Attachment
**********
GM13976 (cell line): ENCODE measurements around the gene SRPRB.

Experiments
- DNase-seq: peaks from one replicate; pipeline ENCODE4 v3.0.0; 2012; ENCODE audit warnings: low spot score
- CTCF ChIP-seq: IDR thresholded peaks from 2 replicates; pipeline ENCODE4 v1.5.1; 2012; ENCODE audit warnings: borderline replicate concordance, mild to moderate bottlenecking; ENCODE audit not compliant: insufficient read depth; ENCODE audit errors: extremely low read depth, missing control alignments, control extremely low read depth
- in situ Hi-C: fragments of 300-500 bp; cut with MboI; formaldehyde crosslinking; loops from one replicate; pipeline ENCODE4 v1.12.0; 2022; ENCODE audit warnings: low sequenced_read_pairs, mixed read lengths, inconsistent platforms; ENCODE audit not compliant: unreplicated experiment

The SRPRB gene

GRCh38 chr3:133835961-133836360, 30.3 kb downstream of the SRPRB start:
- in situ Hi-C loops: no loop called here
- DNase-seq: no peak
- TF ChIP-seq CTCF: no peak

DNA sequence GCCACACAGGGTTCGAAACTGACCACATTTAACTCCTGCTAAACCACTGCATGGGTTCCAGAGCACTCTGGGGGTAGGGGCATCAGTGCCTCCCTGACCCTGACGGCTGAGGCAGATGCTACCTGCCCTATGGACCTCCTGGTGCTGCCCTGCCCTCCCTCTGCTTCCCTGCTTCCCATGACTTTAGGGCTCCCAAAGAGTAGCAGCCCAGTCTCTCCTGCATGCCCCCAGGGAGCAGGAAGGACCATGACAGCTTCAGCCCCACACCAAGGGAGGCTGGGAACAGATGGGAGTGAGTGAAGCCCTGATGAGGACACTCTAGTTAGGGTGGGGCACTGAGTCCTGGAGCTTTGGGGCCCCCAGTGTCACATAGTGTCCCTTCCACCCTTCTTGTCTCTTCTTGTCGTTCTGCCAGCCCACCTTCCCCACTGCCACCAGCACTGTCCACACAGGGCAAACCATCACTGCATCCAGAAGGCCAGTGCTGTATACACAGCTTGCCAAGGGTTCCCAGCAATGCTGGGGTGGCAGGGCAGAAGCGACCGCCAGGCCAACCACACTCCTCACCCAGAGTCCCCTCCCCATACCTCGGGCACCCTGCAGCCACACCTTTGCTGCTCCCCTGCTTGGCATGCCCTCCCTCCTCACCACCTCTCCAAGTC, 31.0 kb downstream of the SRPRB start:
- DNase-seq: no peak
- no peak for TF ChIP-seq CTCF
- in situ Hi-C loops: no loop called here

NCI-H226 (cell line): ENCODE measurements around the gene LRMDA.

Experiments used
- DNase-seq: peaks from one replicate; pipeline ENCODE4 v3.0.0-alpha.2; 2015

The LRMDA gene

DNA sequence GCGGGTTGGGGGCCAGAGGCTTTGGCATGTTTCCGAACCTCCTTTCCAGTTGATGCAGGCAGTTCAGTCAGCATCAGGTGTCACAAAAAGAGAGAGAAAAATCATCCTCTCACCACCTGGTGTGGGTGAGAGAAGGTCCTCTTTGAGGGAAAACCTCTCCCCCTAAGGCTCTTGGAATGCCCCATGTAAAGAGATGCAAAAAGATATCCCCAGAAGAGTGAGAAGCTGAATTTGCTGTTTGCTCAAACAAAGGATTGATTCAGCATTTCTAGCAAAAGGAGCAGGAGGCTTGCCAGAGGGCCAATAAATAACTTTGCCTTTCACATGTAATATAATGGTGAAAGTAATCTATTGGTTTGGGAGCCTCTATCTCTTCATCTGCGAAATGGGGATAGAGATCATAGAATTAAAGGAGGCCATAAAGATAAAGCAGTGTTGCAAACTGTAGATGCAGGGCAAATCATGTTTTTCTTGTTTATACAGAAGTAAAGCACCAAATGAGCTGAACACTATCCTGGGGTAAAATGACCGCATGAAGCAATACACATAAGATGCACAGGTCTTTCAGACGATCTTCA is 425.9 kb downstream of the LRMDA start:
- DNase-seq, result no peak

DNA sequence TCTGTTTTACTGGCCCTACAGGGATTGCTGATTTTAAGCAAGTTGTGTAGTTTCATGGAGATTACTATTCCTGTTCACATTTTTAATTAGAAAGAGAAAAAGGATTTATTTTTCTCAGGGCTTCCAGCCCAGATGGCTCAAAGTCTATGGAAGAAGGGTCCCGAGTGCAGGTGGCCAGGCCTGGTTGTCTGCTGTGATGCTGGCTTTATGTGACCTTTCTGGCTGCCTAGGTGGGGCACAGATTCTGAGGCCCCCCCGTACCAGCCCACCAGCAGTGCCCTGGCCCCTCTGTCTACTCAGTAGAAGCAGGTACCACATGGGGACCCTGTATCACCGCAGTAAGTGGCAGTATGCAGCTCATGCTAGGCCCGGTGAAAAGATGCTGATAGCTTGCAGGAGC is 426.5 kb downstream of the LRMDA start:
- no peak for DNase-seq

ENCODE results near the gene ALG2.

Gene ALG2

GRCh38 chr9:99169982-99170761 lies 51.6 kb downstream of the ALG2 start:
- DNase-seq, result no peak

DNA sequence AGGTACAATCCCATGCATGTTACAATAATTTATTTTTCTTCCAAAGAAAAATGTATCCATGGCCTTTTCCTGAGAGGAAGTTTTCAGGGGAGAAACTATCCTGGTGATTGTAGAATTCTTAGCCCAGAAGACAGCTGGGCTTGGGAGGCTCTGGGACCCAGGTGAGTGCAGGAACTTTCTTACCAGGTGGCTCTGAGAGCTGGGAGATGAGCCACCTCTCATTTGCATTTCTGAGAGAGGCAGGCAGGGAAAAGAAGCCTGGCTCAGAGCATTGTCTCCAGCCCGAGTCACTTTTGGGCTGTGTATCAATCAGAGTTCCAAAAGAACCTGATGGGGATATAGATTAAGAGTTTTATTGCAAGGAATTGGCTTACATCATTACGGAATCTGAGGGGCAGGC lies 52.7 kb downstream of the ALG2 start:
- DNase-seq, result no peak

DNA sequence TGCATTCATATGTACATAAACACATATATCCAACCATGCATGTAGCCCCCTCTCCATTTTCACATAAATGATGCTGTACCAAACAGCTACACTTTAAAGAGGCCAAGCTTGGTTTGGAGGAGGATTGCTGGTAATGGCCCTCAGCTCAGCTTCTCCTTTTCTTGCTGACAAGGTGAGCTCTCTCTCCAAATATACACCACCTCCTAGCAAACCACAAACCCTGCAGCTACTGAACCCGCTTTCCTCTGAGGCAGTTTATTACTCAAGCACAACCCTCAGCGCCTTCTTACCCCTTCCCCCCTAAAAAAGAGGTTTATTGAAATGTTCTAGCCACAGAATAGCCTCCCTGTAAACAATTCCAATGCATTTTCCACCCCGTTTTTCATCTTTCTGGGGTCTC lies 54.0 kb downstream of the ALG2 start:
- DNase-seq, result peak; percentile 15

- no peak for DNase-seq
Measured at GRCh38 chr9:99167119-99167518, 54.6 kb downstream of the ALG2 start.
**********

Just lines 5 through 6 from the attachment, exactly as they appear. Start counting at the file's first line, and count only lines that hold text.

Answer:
- in situ Hi-C: fragments of 300-500 bp; cut with MboI; formaldehyde crosslinking; loops from one replicate; pipeline ENCODE4 v1.12.0; 2022; ENCODE audit warnings: low sequenced_read_pairs, mixed read lengths, inconsistent platforms; ENCODE audit not compliant: unreplicated experiment

The SRPRB gene